Date of Award:


Document Type:


Degree Name:

Doctor of Philosophy (PhD)


Wildland Resources

Department name when degree awarded


Committee Chair(s)

Keith L. Dixon


Keith L. Dixon


Arthur H. Holmgren


D. M. Hammond


David F. Balph


LeGrande C. Ellis


An analysis was made of individual behavior and flock organization among 33 color-banded Black-capped Chickadees (Parus atricapillus) on a woodland tract in wester New York State, from December 1967 to June 1970. Also, three of these flocks were confined at various periods for an average aviary tenure of 26 days. From these observations I concluded that the hierarchy and interindividual relationship of a flock remain as observed in the field; testosterone propionate causes an increase in injected subordinate bird's activity; but did not effect a change in its rank.

From the observations in the aviary, it was found that subtle differences in male and female bibs and caps facilitated sexing of the chickadees. All 9 resident flocks of adults usually consisted of 4 birds (9 of 11 flocks) and had a 1:1 sex ratio, whereas first-year and itinerant flocks were more likely to have an uneven sex ratio, indicating that these flocks were not made up entirely of pairs. All flock members observed through the breeding season mated with other members of their flock. Nest sites were heavily concentrated in a section of dead trees near the border of the coniferous sector. Six nest boxes placed in the coniferous woods were not used, though fifty percent of the breeding territories on the study area included coniferous woods, and the birds with the longest tenure in the area used the coniferous woods as part of their winter flocking range and breeding territories.

Establishment of feeders affected patterns of flock size and behavior. Also the alpha male's mate took precedence over other flock members at a restricted food source. From other observations of alpha males, it was noted that in one instance in three winters one resident flock disbanded, with its alpha male taking a beta position in its new association, and the beta male becoming the alpha of another flock. Also, it was discovered that the removal of the alpha male from flocks of free-living and confined chickadees for a two day period did not result in disorganization of the flock.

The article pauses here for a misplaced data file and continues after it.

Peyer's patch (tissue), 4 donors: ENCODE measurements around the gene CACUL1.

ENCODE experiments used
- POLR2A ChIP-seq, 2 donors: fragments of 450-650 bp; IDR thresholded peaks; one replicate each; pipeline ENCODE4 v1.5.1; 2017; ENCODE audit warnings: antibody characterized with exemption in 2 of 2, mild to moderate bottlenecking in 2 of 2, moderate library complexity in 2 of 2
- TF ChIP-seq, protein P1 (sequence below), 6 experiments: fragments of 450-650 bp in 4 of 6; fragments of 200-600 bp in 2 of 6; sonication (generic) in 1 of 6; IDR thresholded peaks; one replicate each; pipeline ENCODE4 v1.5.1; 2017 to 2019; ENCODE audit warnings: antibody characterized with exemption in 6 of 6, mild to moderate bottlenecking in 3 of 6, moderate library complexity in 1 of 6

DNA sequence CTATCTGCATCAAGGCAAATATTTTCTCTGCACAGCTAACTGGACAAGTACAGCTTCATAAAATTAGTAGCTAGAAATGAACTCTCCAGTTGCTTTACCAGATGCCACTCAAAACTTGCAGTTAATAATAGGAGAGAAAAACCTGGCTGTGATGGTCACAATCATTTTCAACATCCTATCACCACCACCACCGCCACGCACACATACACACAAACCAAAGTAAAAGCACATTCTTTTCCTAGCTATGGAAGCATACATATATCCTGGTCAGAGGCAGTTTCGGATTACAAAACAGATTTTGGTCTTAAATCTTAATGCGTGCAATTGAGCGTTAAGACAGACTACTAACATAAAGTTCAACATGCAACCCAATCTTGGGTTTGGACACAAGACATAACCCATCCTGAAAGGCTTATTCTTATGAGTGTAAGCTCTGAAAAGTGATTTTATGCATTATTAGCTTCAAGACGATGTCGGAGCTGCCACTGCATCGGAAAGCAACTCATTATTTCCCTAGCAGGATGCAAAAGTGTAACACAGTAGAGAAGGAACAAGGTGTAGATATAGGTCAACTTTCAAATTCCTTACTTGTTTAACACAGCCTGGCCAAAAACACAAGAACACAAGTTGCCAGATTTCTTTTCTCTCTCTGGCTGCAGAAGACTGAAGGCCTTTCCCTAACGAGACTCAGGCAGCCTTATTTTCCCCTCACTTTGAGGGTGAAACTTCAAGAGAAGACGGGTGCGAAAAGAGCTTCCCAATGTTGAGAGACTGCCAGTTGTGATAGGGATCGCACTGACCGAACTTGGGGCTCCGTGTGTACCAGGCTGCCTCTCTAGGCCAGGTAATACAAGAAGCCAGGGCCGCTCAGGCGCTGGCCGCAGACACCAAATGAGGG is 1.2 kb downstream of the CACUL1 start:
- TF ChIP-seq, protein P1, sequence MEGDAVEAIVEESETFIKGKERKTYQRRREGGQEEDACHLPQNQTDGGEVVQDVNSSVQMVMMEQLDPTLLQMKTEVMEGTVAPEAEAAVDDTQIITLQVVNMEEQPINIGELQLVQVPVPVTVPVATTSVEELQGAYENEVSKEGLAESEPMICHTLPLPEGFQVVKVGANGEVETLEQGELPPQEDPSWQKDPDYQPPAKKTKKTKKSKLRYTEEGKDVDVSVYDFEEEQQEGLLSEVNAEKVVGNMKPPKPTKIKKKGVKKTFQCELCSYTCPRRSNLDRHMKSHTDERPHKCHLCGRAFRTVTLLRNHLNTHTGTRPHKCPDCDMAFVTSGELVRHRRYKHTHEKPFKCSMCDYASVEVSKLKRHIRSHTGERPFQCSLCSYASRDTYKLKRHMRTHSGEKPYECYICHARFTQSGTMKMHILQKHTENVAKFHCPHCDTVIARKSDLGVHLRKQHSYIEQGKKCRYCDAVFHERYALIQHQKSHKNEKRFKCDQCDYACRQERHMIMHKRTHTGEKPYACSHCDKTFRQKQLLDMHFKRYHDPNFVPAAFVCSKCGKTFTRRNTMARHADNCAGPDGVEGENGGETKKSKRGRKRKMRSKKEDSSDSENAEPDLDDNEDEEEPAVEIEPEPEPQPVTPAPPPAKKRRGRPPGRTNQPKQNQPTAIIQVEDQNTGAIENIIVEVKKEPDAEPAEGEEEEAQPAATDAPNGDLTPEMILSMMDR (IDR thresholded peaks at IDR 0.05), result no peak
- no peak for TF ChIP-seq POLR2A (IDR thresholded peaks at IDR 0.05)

All resident flocks and 2 flocks of first-year birds exhibited a linear hierarchy. Further observation of first-year flocks confirmed that there was no special relationship or pair bond among the male and female members; however, both males and females were present in these flocks and mated with flock members. These flocks of first-year birds also seemed to function as a reservoir for replacing lost members of resident flocks, the formation of which was deferred by the adults until the young dispersed. The independent young formed large bands and ranged widely.

From observations in the aviary it was found that there was no change in hierarchy from that observed for the flock in the wild. Also in the aviary, the subordinate male bird received three injections of testosterone propionate. No apparent elevation in his social position was observe. However, a statistically significant (P = 0.01) increase in activity among members of one of the flocks was recorded. Finally, caching of surplus food was observed both in the wild and in captivity.

Contrast in social relationships of adult and first-year birds prior to onset of breeding is more pronounced than heretofore recognized. First-year birds apparently are not paired, and tend to travel more widely in flocks that may be larger than those of resident flocks.

Learning appears to be the most important response in the organization of the resident flocks.



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